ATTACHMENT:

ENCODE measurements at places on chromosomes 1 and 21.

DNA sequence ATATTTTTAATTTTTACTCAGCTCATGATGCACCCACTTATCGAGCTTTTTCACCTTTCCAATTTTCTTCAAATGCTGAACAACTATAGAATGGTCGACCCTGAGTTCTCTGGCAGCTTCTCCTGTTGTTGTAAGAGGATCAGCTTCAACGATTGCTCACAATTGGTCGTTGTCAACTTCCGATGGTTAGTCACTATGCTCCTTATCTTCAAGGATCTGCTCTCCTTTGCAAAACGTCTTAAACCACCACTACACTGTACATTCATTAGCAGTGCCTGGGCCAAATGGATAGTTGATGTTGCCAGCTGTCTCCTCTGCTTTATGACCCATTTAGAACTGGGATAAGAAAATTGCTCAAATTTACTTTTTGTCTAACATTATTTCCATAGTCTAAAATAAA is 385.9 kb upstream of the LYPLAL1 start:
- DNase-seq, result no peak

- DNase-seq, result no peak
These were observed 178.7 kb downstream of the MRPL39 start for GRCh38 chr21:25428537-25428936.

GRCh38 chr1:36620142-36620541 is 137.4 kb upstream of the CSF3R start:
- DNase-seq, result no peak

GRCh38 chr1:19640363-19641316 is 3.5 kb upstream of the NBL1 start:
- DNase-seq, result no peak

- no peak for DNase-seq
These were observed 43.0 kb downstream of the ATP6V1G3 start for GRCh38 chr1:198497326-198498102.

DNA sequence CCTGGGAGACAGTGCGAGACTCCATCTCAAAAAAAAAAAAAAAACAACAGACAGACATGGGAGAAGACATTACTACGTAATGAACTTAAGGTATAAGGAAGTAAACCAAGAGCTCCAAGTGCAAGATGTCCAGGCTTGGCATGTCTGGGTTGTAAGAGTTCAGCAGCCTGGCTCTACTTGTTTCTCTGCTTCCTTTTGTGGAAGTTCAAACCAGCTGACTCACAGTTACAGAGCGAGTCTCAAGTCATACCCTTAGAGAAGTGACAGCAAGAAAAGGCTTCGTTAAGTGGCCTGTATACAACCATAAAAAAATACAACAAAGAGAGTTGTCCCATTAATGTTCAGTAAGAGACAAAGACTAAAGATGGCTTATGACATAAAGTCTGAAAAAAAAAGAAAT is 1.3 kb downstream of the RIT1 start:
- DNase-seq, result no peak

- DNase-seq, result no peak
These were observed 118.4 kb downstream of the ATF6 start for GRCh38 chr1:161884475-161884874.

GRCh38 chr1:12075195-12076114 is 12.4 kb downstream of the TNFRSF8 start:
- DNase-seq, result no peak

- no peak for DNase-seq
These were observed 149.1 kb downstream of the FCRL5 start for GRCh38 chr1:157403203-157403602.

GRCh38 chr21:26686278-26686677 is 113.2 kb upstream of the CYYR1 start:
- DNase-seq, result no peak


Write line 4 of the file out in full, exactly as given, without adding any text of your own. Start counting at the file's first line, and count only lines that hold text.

- DNase-seq, result no peak